Besides the many disappearances on record of people, other things seem to go missing all of the time, and sometimes there is no real logical solution to it all. From ships, to planes, to nuclear weapons, it sometimes seems that pretty much anything can go missing at a moment's notice. One very intriguing mystery of modern times is that time a WWII-era bomber went crashing into a river to never be seen again, leaving us scratching our heads all the way up to the present.
It was the year 1956, right in the middle of the Cold War, with the populace of the United states living with a constant mist of fear and tensions between the United States and the Soviets running high. It was during this climate of simmering aggression that on January 31 a B-25 Mitchell bomber took off from Nellis Air Force Base in Nevada on its way to Olmstead Air Force Base in Harrisburg, PA, along with six crew members on what is thought to have been a routine training flight. Things went smoothly during the first portion of the cross country flight, with the plane making scheduled refueling stops at Tinker Air Force Base in Oklahoma and Selfridge Air Force Base in Michigan, and there was no reason to suspect at the time that there was anything amiss at all. Indeed, it would have been a picture prefect run if it weren’t for what would happen next.
As the massive behemoth of a plane roared over the landscape that at around 4 AM Maj. William Dotson radioed in to report that they had run dangerously low on fuel and were also experiencing an engine malfunction. The fuel situation was apparently dire enough that Dotson was forced to make an emergency decision, flying low over the Monongahela River near Pittsburgh, Pennsylvania, buzzing the Homestead High Level Bridge and attempting to gently put the limping plane down in the water near the Glenwood Bridge in Hays. It must have been quite a startling sight for the civilians that took in this spectacle, this big WWII era bomber thundering down over the bridge to go splashing down into the river, and the plane was sturdy enough that it did not break apart.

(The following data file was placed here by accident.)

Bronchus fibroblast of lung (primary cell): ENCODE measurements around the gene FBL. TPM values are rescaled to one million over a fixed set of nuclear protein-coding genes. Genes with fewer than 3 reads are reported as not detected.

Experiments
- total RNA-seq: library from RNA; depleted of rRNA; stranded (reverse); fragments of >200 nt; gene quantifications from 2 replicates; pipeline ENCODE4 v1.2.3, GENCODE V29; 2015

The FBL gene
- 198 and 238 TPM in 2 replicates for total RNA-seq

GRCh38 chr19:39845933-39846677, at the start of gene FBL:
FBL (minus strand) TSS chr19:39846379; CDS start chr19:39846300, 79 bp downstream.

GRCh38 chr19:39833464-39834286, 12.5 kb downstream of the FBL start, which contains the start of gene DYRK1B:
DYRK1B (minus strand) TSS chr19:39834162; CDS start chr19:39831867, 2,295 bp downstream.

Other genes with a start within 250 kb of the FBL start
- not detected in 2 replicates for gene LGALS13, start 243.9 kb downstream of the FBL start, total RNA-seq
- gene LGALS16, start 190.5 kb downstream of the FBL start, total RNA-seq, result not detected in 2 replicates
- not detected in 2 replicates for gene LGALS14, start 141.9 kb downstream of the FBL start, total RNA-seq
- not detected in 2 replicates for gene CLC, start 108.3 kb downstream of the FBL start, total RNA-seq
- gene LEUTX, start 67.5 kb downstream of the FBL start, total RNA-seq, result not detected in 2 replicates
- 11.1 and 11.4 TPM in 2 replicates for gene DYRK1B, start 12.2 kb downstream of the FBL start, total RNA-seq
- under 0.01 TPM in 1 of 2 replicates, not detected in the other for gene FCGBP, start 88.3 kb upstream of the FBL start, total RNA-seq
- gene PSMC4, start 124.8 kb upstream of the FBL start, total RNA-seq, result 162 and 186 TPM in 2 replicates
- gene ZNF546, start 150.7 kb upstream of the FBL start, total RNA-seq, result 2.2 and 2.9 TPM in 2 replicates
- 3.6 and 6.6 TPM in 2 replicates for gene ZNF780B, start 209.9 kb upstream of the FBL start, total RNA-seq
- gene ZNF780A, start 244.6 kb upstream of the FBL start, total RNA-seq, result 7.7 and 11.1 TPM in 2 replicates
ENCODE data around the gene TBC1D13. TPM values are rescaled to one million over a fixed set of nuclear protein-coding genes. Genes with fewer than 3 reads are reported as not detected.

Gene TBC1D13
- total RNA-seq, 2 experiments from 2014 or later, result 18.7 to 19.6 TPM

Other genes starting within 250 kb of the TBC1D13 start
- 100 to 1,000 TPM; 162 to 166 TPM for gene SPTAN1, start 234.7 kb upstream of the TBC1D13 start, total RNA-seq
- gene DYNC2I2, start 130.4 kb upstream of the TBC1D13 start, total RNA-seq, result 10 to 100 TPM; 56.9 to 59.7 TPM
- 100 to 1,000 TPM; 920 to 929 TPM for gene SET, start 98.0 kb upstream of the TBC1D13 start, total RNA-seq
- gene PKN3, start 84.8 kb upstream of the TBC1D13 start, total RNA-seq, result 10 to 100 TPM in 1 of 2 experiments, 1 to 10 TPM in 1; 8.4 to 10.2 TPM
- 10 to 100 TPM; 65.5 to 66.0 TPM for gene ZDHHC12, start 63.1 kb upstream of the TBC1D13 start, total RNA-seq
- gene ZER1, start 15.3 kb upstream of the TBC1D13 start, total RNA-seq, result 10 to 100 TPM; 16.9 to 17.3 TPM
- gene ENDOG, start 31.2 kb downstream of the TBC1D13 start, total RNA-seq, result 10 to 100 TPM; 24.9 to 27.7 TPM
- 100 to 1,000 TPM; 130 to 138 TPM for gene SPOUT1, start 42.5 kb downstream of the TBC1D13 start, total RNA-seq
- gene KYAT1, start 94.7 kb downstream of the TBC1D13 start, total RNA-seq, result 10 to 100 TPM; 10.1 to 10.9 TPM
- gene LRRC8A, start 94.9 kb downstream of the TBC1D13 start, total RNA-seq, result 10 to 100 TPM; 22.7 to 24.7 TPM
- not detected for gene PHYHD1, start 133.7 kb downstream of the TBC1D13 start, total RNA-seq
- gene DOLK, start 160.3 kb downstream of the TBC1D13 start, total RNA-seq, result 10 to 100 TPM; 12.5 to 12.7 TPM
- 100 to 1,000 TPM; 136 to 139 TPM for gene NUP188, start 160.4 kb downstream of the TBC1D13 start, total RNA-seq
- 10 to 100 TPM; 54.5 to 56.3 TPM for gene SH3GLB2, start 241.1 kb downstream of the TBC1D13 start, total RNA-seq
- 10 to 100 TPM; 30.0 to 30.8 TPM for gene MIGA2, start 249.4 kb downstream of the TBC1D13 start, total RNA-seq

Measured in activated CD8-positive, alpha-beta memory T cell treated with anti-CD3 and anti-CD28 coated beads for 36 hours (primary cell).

All six of the crew members initially survived, and rescue efforts were immediately launched to fish them out of the river, but they were on borrowed time as the freezing waters threatened to kill the survivors as their mortally wounded aircraft rapidly sank. Of the six who had made it through the landing, only four would come out of that frigid water alive, with Capt. Jean Ingraham and Staff Sgt. Walter Soocey drowning after a bid to swim to shore. After retrieving the men, the Coast Guard tried to save the plane, but it sank down into the depths and was lost. Oddly, when the Coast Guard and the Army Corps of Engineers continued the search for the missing plane over the next 2 weeks, dredging the bottom extensively, but they were unable to locate it, and indeed the mysterious B-52 has not been seen since, nor indeed any trace of it, as if it had been swallowed up by the river itself.
Herein lies the main thrust of the mystery. How does a whole B-25 Mitchell bomber, which measures 52 feet long, nearly 17 feet tall and has a wingspan of 67 feet, just go missing in a river? Andrew Masich, of Pittsburgh’s Heinz History Center, an organization helping to search for the missing B-25, has said, “There is nothing logical about losing a 15-foot plane in a 20-foot river.” After all, this is not the deep sea out in the middle of the ocean, but rather a mere 20 to 30 feet of water, so how is it that not even a scrap of it has ever been recovered, despite many even more modern attempts to find it with everything from divers to advanced sonar equipment? Well, this depends a lot on who you ask, and there have been countless conspiracy theories as to the ultimate fate of the bomber, running the full spectrum from the rational to the absurd.